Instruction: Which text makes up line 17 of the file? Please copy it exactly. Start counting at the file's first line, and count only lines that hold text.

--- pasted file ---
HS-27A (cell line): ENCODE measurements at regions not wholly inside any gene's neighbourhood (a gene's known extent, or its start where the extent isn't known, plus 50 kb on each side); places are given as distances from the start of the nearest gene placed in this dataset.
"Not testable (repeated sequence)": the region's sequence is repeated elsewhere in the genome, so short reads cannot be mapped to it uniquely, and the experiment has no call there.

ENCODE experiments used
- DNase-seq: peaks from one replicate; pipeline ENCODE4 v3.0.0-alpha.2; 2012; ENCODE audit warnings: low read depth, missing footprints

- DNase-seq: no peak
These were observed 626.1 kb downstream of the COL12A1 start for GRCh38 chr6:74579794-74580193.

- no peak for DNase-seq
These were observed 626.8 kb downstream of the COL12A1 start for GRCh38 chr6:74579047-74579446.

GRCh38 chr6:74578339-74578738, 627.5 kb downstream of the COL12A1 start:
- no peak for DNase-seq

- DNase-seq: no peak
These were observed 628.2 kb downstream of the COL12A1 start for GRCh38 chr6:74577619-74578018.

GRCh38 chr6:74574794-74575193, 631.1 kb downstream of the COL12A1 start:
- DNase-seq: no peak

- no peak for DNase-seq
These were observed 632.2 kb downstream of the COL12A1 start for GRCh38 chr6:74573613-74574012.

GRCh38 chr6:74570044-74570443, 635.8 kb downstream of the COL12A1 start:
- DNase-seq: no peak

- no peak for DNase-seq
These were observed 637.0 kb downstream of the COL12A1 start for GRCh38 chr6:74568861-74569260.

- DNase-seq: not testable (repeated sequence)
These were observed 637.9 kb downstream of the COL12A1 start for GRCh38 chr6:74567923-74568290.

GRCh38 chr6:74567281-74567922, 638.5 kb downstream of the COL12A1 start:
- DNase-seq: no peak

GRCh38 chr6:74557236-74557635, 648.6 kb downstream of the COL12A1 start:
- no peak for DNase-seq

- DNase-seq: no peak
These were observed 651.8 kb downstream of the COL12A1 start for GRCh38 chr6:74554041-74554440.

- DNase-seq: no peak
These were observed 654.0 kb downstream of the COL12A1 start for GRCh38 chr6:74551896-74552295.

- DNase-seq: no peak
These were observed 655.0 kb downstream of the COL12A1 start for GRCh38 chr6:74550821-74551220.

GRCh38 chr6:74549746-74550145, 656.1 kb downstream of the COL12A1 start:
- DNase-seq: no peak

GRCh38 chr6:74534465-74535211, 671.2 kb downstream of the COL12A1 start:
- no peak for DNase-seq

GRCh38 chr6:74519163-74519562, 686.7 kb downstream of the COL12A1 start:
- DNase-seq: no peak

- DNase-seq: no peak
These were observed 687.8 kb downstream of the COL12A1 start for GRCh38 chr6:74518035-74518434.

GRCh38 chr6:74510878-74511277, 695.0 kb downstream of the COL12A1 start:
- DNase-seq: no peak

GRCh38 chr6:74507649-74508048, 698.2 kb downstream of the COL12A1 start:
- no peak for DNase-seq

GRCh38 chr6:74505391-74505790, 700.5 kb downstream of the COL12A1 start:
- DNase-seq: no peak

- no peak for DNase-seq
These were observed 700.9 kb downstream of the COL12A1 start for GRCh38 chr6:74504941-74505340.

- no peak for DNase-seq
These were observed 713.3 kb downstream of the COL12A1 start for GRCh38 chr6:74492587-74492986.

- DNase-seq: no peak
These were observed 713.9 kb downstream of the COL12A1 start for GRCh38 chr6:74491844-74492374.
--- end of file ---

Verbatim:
GRCh38 chr6:74570044-74570443, 635.8 kb downstream of the COL12A1 start: